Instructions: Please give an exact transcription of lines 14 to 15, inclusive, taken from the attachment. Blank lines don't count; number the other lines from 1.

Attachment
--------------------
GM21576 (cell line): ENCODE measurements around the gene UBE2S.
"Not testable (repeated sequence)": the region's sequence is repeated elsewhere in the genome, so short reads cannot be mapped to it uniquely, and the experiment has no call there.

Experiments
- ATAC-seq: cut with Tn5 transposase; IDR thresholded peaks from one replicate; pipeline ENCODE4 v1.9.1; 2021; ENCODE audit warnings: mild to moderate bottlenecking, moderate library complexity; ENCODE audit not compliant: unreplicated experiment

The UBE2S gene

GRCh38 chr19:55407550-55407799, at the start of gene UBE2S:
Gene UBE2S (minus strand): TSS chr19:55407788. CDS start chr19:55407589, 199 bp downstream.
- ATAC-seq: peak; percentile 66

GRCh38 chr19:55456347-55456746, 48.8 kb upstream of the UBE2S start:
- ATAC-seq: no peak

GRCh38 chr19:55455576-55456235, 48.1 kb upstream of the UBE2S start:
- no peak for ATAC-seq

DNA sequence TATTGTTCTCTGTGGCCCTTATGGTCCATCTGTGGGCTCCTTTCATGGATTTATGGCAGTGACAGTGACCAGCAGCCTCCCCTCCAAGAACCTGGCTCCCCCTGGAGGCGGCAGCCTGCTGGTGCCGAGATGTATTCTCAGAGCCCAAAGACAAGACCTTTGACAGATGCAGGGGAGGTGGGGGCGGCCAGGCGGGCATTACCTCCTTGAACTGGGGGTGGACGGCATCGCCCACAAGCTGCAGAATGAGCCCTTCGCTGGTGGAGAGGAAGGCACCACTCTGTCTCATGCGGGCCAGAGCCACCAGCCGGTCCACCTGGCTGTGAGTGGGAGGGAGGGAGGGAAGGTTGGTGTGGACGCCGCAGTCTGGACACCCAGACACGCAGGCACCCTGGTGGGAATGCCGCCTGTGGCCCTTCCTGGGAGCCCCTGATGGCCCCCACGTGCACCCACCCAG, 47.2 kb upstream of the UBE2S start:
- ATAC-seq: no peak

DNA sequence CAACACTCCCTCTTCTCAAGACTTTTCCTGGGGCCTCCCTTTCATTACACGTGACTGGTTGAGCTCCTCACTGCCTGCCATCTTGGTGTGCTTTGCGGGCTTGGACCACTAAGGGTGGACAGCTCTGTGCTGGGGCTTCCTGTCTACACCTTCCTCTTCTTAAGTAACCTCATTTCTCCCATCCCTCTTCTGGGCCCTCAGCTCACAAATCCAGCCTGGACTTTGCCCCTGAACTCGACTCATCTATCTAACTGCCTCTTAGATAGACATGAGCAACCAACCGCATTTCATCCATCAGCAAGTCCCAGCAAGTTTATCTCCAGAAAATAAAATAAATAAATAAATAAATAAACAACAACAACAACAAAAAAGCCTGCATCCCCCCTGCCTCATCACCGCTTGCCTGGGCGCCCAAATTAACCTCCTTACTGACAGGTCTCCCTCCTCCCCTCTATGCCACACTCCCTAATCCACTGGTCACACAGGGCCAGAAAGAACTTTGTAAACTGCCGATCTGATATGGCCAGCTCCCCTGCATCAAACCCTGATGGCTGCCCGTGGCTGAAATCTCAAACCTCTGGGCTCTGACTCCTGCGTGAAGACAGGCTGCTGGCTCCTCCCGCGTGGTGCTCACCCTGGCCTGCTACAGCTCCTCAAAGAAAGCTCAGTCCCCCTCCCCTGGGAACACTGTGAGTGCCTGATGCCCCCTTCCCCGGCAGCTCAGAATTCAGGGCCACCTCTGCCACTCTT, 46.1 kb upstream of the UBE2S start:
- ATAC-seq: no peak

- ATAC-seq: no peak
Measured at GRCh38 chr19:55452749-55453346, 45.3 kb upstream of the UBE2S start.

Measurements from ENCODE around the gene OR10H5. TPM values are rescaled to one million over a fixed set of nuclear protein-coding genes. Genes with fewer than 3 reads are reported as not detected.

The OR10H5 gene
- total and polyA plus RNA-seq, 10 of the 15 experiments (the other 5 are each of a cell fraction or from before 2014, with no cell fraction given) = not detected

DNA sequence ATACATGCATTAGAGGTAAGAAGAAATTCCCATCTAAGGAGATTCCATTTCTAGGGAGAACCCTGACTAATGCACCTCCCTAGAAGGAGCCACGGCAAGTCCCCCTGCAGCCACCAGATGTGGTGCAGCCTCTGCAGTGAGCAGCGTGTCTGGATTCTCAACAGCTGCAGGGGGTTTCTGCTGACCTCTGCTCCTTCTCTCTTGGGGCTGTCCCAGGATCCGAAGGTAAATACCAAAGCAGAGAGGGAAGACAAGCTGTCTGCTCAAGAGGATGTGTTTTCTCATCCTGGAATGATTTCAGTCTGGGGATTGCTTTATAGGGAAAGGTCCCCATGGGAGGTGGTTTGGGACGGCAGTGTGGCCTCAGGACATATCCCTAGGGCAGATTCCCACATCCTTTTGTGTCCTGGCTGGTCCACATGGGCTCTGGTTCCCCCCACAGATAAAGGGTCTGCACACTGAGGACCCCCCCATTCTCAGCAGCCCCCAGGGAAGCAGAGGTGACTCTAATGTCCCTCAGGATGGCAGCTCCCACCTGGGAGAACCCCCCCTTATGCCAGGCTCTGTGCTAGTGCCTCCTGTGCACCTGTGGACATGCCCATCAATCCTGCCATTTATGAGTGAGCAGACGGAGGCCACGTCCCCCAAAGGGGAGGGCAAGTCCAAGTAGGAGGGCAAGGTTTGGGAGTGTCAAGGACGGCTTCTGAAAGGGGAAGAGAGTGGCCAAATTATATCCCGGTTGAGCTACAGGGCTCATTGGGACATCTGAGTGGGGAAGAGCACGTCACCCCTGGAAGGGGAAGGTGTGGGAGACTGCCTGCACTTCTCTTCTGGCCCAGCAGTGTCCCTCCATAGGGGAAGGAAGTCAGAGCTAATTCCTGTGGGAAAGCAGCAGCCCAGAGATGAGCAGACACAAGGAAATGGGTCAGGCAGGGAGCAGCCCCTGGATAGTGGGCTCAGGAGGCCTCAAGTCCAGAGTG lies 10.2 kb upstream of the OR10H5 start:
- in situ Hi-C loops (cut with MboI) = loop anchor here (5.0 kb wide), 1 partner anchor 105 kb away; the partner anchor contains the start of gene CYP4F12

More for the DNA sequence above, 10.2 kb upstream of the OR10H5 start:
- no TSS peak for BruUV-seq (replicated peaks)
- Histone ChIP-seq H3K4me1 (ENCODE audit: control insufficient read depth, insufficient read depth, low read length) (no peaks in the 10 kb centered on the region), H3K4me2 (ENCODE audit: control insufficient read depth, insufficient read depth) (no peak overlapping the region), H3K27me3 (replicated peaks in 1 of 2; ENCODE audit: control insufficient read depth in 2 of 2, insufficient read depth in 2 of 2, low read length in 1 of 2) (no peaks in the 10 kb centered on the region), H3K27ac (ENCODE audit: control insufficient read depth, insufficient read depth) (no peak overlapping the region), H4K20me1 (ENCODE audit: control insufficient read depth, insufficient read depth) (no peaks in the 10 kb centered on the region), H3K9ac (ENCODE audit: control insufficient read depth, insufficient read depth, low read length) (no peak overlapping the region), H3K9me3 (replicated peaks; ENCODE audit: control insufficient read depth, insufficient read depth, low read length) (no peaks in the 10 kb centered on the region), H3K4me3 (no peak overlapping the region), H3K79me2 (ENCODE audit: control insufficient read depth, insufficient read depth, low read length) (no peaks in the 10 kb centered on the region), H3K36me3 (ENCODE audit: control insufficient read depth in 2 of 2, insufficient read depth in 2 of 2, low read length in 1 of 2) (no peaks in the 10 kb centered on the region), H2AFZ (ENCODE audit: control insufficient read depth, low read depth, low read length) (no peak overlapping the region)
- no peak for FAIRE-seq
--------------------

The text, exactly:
- ATAC-seq: no peak

DNA sequence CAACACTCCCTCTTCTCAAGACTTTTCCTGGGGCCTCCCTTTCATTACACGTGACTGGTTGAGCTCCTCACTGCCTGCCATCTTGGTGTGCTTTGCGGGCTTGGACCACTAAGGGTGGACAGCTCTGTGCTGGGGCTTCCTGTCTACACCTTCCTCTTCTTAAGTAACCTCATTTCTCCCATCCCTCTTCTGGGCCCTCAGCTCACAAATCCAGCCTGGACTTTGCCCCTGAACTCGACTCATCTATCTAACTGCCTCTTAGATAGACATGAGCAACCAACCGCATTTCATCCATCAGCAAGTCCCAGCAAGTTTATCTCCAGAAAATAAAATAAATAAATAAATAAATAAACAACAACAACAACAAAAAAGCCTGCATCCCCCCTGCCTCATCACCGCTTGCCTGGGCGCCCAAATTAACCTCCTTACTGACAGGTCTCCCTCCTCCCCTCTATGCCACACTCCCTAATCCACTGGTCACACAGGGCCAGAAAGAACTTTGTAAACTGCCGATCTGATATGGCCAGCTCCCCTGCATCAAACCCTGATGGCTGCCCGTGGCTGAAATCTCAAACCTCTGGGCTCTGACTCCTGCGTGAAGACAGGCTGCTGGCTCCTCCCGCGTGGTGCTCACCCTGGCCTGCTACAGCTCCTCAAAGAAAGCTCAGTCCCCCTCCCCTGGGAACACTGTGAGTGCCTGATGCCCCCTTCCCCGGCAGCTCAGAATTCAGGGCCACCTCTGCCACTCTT, 46.1 kb upstream of the UBE2S start: